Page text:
Minimum wage for a minimum life for a family (one adult, two children) in California: $29/hour. Before you think McDonald's, think bigger: fund-raisers for small nonprofits don't get that kind of money, or preschool teachers, or most graphic artists, or micro-business entrepreneurs, or ... Even in the poorer counties of the state (the California Budget Project has a county-by-county family budget breakdown), the modest-life bottom line (one car, two bedrooms, two kids) is $65K a year.
In San Francisco City/County, it's $95K a year. But families are leaving San Francisco, and just in time, as the class wars there are beginning to heat up:
Noreen Malone has written a column in the New Republic on the "new Puritanism" of technies; the column was prompted by a posting in Facebook by Greg Gopman that was reprinted in Valleywag. Gopman is CEO of AngelHack, an organizer of Hackathons. Gopman wrote (and later deleted, and even later, apologized for his remarks):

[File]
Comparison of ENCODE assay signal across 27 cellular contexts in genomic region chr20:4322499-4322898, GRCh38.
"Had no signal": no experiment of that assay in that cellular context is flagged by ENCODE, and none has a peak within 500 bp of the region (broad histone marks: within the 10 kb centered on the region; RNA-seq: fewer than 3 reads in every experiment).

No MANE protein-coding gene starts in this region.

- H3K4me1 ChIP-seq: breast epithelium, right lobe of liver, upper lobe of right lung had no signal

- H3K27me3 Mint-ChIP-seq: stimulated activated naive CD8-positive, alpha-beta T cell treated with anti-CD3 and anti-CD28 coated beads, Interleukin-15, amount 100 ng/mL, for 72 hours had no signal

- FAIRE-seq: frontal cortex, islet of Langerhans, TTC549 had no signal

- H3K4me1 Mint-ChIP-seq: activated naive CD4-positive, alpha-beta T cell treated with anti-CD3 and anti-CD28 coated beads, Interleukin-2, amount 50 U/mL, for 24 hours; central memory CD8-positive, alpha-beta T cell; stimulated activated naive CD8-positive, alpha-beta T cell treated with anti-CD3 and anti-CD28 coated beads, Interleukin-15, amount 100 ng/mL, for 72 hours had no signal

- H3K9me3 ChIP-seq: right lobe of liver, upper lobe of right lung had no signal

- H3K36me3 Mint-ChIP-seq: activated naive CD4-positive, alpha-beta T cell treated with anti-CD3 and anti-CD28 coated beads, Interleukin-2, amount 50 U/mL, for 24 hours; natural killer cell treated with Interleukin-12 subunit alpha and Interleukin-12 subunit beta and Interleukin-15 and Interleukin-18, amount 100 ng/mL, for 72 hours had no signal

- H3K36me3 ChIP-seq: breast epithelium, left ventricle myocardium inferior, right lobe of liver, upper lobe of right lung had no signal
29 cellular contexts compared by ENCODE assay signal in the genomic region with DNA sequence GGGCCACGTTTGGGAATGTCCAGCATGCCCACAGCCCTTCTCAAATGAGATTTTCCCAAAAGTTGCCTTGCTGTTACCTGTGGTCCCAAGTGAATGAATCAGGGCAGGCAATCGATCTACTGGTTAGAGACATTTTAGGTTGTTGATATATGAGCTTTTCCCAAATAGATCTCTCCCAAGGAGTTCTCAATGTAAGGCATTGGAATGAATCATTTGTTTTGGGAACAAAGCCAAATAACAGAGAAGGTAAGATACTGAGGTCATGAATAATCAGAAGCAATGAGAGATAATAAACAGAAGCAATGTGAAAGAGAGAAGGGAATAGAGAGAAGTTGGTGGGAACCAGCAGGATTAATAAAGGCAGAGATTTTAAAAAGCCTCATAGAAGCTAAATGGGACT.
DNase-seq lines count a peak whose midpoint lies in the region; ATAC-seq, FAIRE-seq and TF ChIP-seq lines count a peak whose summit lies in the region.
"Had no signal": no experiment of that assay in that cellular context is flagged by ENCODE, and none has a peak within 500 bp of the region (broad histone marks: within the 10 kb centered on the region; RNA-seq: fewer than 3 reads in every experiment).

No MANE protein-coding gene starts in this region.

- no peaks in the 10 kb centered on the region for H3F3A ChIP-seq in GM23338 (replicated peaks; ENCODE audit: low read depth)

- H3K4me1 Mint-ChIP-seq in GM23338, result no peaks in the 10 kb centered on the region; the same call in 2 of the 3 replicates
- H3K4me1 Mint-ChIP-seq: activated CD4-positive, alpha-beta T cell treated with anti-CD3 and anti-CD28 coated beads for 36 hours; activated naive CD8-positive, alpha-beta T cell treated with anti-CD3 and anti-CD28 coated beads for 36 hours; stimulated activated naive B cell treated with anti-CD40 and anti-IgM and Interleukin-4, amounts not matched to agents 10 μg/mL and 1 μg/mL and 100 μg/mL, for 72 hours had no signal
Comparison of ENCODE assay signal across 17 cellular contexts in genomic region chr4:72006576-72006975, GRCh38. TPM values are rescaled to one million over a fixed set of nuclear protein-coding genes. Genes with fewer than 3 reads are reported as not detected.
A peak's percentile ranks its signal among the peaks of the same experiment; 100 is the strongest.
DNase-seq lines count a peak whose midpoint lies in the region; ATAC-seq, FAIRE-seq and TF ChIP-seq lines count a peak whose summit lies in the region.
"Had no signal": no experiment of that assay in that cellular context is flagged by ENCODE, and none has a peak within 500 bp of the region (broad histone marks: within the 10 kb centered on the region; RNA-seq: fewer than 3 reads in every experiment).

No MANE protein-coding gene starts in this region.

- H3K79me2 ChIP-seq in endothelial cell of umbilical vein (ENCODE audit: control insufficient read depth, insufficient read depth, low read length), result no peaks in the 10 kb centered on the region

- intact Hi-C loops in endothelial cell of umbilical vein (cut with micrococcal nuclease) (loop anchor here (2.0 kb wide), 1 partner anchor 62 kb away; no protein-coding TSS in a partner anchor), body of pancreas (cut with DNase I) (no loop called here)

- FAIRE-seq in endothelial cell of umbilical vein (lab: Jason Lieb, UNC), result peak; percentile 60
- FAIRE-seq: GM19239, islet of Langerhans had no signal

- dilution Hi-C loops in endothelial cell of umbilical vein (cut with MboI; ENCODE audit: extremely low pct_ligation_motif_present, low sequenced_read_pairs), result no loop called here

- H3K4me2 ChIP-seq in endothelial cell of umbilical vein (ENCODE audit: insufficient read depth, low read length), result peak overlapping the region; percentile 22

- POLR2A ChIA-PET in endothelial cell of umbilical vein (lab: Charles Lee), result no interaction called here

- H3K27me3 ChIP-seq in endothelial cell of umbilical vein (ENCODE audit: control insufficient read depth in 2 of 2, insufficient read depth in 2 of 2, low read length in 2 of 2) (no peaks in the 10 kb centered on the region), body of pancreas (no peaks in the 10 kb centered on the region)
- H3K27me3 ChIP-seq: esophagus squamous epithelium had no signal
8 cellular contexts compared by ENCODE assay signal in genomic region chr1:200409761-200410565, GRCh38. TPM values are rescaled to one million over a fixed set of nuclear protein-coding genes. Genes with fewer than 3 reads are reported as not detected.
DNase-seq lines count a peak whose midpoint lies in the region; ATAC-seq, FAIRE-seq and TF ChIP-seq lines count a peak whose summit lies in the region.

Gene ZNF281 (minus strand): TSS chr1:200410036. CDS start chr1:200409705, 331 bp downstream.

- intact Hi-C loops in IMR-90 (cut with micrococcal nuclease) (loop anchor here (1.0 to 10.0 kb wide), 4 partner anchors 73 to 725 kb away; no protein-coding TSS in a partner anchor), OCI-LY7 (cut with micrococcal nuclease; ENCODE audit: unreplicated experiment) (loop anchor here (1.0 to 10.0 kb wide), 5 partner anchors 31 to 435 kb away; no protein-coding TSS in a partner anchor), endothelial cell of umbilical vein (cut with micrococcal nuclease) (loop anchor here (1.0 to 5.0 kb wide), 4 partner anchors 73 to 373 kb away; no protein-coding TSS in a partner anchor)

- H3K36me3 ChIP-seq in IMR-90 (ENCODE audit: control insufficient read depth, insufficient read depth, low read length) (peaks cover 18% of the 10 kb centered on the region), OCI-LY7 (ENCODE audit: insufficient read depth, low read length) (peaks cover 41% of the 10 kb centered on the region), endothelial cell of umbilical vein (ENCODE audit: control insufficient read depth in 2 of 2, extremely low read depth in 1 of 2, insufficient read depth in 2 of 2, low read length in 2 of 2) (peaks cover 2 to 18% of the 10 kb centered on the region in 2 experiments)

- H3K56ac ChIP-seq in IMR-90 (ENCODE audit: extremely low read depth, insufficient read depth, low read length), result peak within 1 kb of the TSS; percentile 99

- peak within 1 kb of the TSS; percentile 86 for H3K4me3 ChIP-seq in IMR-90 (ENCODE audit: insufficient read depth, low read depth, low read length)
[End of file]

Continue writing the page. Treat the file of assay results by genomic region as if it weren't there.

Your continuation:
...The difference is in other cosmopolitan cities, the lower part of society keep to themselves. They sell small trinkets, beg coyly, stay quiet, and generally stay out of your way. They realize it's a privilege to be in the civilized part of town and view themselves as guests. And that's okay...you can preach compassion, equality, and be the biggest lover in the world, but there is an area of[San Francisco] for degenerates and an area of town for the working class. There is nothing positive gained from having them so close to us. It's a burden and a liability having them so close to us. Believe me, if they added the smallest iota of value I'd consider thinking different, but the crazy toothless lady who kicks everyone that gets too close to her cardboard box hasn't made anyone's life better in a while.
Malone's thesis draws an ironic line under the aura of modernity on the technie class that is historically a flashback to the we're-rich-because-we're-blessed and we're-blessed-because-we-work-hard philosophies of the Puritans (and Reaganites).
In Slate, reviewing the same post (and the anti-indigent remarks of Gopman's "friends" that composed the thread under his post), Will Oremus writes:
... it would be nice to think that there’s still hope for tomorrow’s masters of the universe—the Googlers, the startup founders, the venture capitalists—to turn out to be a little less evil than the crop that came before them. They could start by speaking up the next time one of their techie friends compares homeless people to hyenas, instead of reaching for the like button.
Compassion. There's an app for that.